Yes: all people have at some point locked their tents during a camping trip, so drop the excuse of the unsafety if that’s holding you back from going!
Whether someone feels unsafe or scared while sleeping in a tent in the middle of the night away from home or fears wild animals attacking them or thieves coming through, the reasons are many to think camping is unsafe.
However, the solutions are also many! Depending on the camper’s choice, there are several different kinds of locks that can work: some will involve a combination lock and others a tent padlock, etc.
Why Do Campers Need Lockable Tents?
Fear of Wildlife Encounters
A locked tent is the best barrier against wildlife in dangerous camping areas.
Wild animals such as raccoons can really ruin the experience for campers, and lockable tents provide much needed extra layers of protection.
Valuable Belongings Require Extra Security
The often expensive camping gear and other accessories (phones, GPS, tablets, etc.) require extra protection when tent camping.
Lockable Tents Are Great If You’re Seeking Security
Lockable tents are flexible, versatile, and suitable for different camping situations: whether you’re going with your family or on a solo trip.
Plus, they are easily locked with a tent lock from inside in less than 10 minutes! To lock a tent is no longer something complicated.
Tent Locks You Should Consider
Tent Locks With Cables
These use a locking mechanism with a flexible cable and can be used to protect camping tools such as zippers, bikes, and coolers.
They are easy to use, lightweight and easily portable. However, they are not as secure as the other options we explore in the article.
Snow Peak Land Lock
These are similar to a rooftop tent with cable locks and tent padlocks, making it easy to place a lock on the tent’s zippers.
These can bear any weather condition because of its durable design and excellent material, and are easy to assemble.
On top of this, you can still add a good lock from the outside of the tent for even more protection!
Combination Travel Padlock
These are like a traditional tent lock and can be used to protect tent zippers.
They are sold in different sizes to suit the camper’s needs and are made of different materials such as brass or steel.
While they are highly versatile and suitable for any camping scenario (can be used on tent doors, windows, zippers, etc.), they are not the best: thieves may be able to break into them relatively easily due to their more traditional locking system.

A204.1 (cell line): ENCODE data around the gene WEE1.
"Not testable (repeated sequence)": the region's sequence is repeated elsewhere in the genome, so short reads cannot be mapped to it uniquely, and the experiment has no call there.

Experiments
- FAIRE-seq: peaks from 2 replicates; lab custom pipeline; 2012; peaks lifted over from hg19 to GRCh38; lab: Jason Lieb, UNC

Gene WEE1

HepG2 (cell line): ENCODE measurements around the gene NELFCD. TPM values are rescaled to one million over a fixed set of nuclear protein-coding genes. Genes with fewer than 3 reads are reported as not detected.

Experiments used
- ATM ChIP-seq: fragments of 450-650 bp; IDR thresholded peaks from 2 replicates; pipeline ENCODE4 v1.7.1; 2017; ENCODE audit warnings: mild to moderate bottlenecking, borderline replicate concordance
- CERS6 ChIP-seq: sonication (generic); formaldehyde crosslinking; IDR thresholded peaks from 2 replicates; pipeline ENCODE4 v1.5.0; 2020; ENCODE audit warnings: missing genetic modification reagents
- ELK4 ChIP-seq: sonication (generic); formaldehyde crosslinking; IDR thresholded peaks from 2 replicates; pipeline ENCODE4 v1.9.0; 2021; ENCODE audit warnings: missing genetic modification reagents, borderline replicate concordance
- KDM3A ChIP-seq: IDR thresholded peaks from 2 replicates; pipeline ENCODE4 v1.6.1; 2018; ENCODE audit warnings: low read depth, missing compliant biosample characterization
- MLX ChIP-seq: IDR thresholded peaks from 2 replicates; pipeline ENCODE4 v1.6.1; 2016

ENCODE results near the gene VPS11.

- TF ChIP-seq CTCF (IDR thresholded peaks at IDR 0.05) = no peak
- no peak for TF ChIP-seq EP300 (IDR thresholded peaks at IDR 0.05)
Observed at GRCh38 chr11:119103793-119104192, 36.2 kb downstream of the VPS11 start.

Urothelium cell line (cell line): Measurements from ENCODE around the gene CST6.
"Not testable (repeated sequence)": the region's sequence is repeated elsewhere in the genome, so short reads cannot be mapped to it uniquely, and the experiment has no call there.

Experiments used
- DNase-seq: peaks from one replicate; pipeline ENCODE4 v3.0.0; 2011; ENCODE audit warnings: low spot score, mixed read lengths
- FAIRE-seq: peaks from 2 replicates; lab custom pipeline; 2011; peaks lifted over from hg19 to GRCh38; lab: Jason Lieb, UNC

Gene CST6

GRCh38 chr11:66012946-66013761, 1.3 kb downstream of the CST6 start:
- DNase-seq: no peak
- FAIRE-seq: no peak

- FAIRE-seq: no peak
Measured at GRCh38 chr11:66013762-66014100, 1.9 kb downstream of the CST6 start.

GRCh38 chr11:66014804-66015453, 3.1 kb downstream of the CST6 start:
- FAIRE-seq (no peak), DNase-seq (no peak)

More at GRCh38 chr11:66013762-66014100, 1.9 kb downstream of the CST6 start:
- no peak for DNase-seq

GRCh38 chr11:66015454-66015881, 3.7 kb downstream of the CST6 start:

Smart Tent Locks
The introduction of smart locks has truly revolutionized things.
The latest ones can be easily controlled through cell phones, let campers lock their tents remotely, and have unique features such as activity monitoring and temper alerts.
Although these remote locks are very convenient & offer great features, you will have to charge or change the batteries occasionally.
Also note that these won’t work in all tents – you need to have a modern tent.
How Often Do People Lock Their Tents?
Camping Location Matters
If the destination point is crowded or a well-managed area, people are most likely not to lock their tents, as it’s highly likely that someone will unconsciously keep an eye on the tent.
However, in secluded areas, people lock their tents precisely because if someone wanders around and sees that no one is there, there may be some temptation to steal from a tent.
Lile every bad experience, if a person has experienced any theft or dangerous situation in the past while wild camping, then the likelihood of that person using a tent lock is higher than someone who has had only great & safe experiences before.
People with large groups will be less worried about tent security and may not choose a lockable tent.
However, smaller groups or solo campers will be highly focused on the security of their tents and will likely get a tent lock.
Campers that bring expensive items (computers, tablets for the children, etc.) to camping trips are more likely to lock their tents than someone that is in a hunting tent with practically no items.
This is especially true in glamping experiences (also known as fancy/luxurious camping adventures).
Always keep your valuables safe by locking your tent and/or bringing a safe with you. You can also keep the safe in your car (if you’re driving to the campsite), as long as you keep your valuables inside.
Areas with more presence of wildlife will push campers to lock their tents, as no one enjoys being awakened by a rabbit or seeing ants in their cereal.
Other Ways To Stay Safe
Although a good tent lock is a great way to secure your tent, there are other considerations that you need to remember when camping.
Trust Your Instincts and Take Precautions Against Wildlife
If precautionary measures are taken to avert dangerous situations, then the need for tent locks is reduced accordingly.
Measures such as proper disposal of food and keeping your belongings in a safe place help a lot and should not be neglected.
Use Common Sense and Organize Your Tent
By keeping your tent clean, tidy and properly organized, chances are you won’t need a locked tent door to keep wildlife away.
Group Camping > Solo Trips
Compared to solo camping, group camping is considered secure because while one person is busy, the others can keep an eye on the belongings.
For this reason, it is safe to say group camping reduces the need to lock your tent door.
Ultimately, the decision to have a locked tent door when tent camping is yours only. We have offered our thoughts on the factors that may influence your decision one way or the other, but there isn’t one perfect answer as everything depends on the circumstances.